# Turn a transistor on when any one of nine LEDs is on using an LM3914

I'm wanting to turn a transistor on when any LED from LED2 through LED10 are on with an LM3914 in dot mode.

Basically, I want the transistor to be normally off until at least LED2 begins to light (using dot mode). Edit: there is some confusion with the diodes D1,D2,D3, and the capacitor C1. This causes LEDs 2,3,and 4 to blink when their on state is triggered based on this answer here: Make three respective LEDs blink with an LM3914 in dot mode

The answer to my new question needs to let the transistor be a solid on and not turn on and off with these blinking LEDs 2-4 in the schematic below:

Here is a picture of the circuit I'll be using for the LM3914.

• Why are LEDs 2, 3 and 4 wired differently to the other LEDs? And what are the diodes D1-3 for? – Andy aka Oct 19 '14 at 20:14
• If "dot mode" is selected, I assume only one LED will be on at a time, except for the brief period the display moves from one segment to another? (The datasheet talks about one fading out while the next fades in.) And if LED 1 is on, you want the transistor off also. – tcrosley Oct 19 '14 at 20:20
• @Andyaka they're wired differently to blink those respective LEDs when their on state occurs. (only 1 blinks at a time) – klcjr89 Oct 19 '14 at 21:49

This can be easily done with some logic gates (2 IC's):

I am using NAND's and AND's instead of OR's because the outputs of the LM3914 are active low. I found from another answer that the outputs are open-drain, so I added 100K resistors to all the inputs.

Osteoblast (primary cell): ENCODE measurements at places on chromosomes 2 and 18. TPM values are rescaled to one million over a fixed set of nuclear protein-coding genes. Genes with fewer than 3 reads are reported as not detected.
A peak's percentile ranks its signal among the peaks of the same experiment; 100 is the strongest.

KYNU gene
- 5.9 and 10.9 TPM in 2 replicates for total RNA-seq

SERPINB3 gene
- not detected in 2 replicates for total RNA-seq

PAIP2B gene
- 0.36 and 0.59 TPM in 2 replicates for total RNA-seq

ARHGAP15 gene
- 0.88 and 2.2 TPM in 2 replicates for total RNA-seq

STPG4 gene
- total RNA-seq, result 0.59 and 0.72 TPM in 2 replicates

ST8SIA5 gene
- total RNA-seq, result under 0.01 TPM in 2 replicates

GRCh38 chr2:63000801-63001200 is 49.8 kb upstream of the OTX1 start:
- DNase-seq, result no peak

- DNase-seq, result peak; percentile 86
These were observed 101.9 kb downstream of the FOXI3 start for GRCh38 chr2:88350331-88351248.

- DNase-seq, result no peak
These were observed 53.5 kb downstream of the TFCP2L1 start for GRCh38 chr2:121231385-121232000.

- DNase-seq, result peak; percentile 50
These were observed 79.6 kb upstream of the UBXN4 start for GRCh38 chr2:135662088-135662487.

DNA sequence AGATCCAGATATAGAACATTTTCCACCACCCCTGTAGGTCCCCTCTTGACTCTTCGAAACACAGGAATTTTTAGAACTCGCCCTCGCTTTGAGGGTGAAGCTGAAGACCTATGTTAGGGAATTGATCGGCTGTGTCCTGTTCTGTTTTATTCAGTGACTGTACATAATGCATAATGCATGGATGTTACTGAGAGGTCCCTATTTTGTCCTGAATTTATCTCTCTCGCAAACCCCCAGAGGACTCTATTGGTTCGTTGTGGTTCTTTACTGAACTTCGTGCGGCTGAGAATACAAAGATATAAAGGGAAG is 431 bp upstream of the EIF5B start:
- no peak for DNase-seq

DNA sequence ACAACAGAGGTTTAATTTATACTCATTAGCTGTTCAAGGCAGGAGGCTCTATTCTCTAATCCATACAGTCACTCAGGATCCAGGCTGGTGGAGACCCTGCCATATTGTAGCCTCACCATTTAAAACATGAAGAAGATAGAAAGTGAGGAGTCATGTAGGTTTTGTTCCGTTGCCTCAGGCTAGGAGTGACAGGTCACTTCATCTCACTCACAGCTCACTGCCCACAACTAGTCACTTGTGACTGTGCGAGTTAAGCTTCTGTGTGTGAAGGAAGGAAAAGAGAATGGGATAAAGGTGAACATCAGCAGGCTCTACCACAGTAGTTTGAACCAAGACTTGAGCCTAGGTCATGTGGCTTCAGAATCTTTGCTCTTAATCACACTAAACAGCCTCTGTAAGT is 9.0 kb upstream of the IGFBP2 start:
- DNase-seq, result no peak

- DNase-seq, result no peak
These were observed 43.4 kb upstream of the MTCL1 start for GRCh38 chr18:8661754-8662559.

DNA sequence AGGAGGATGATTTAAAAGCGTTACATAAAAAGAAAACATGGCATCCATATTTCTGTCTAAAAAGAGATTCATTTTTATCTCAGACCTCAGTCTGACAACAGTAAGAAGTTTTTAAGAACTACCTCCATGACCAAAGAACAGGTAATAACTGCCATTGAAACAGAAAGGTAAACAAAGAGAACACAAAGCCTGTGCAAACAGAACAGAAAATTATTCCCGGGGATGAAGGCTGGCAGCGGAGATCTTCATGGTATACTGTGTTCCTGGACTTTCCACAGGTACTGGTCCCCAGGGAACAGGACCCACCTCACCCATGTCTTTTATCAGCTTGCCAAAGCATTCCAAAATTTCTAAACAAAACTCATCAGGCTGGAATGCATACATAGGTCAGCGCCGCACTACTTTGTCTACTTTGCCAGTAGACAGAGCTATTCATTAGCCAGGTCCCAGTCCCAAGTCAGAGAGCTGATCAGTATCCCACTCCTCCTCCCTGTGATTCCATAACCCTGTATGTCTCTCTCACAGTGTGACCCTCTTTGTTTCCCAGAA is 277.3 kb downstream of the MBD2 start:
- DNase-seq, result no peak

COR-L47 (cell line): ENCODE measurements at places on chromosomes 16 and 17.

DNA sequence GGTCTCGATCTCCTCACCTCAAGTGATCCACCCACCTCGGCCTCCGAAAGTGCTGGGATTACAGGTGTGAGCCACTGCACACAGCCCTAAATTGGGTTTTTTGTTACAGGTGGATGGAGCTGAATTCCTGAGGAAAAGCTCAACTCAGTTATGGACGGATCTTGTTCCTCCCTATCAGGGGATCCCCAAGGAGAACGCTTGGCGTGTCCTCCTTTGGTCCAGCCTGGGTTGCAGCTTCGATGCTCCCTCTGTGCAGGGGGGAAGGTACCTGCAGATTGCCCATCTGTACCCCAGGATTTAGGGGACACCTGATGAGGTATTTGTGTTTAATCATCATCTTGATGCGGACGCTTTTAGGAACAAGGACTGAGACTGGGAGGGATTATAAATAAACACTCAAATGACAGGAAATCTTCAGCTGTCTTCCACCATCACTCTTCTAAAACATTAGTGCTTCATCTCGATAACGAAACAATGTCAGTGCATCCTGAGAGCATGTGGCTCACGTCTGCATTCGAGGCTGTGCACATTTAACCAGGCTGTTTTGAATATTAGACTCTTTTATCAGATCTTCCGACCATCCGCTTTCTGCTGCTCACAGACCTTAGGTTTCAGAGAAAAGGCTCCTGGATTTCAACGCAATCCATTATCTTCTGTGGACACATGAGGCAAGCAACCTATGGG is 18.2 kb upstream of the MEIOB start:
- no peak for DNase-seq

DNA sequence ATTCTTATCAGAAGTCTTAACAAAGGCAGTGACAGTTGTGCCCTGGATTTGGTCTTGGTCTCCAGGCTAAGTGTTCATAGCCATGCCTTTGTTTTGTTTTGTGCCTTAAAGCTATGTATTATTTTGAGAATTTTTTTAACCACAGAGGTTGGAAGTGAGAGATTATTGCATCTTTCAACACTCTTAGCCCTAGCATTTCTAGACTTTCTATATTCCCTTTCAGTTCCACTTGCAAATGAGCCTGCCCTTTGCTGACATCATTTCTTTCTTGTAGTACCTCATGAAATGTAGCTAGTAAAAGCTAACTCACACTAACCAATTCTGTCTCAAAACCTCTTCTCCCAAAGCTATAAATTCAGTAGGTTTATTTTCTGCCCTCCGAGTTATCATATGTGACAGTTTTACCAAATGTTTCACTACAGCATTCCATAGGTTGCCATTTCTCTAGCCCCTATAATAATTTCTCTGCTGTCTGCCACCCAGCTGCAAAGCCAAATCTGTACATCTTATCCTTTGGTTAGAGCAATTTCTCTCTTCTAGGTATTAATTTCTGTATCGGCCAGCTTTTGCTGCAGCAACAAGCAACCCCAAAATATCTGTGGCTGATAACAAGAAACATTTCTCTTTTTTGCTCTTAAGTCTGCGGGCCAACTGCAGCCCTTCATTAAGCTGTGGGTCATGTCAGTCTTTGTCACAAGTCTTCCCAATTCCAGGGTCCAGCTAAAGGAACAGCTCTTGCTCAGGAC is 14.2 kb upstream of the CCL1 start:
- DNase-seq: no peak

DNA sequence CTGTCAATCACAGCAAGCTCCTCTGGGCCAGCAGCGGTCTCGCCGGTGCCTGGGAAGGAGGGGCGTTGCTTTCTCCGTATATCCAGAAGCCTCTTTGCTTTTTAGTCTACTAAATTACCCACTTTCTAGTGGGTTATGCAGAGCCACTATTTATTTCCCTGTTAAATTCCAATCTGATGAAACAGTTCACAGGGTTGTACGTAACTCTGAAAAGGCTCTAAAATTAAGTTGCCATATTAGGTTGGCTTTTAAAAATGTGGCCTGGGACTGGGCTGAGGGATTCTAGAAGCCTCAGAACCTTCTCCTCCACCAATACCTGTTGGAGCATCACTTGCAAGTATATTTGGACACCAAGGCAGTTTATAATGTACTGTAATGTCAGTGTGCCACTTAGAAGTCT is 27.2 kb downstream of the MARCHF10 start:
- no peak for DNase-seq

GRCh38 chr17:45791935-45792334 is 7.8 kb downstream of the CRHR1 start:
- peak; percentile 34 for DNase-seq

All inputs on the left come from the outputs of the correspondingly named LM3914 outputs.

If all LED's are off, the output of all three gates on the left will be enabled (NAND gate IC1A low, AND gates IC2A and IC2B high), and the output of the NAND gate (IC2A) will be low, keeping the transistor off.

If any LED is on, the output of its corresponding NAND or AND gate will be disabled, and the output of the NAND gate IC1C will be high, turning on the transistor.

There is a special case for LED2-4, which will be blinking. I added a diode D1, two resistors R11 and R12, and a capacitor C1 to form what is essentially a retriggerable one-shot. While any of the inputs to IC1A are cycling on and off, it keeps the input to the IC1C low and its output high, keeping the transistor on. IC1B is being used as an inverter, since the gate was spare.

This shows a simulation of the timer circuit using Circuit Lab. The input to the inverter is kept above the minimum logic high-level of 2v while the input is toggling:

I have not shown the power connections or other pin numbers, but they are available from any datasheet for the parts. You could also use other logic families, such as CD4000.

I realize it really looks like I should be using an OR gate instead of an AND. As mentioned earlier, it is all because the outputs of the LM3914 are active low. It turns out an AND gate is equivalent to an OR gate that has both inverted inputs and output:

Follow the truth table through for each gate if you don't believe me. So the inverted outputs of the LM3914 match up perfectly with the inverted inputs of the "OR", and the inverted output of the "OR" matches up perfectly with the inputs of the next OR.

• I agree with tcrosley. You need a 9-input OR gate. – user56524 Oct 19 '14 at 23:05
• Confused now due to above comment, would I need 9 pin AND or an OR? – klcjr89 Oct 20 '14 at 1:21
• @troop231 AND gate. I included some additional explanation at the bottom of my answer why that is correct. – tcrosley Oct 20 '14 at 1:54
• @tcrosley Thanks for the update. I'm a little confused where to wire the 3 legs of the AND gates to, before the LED, or after? Could you update the schematic? Thank you – klcjr89 Oct 20 '14 at 1:55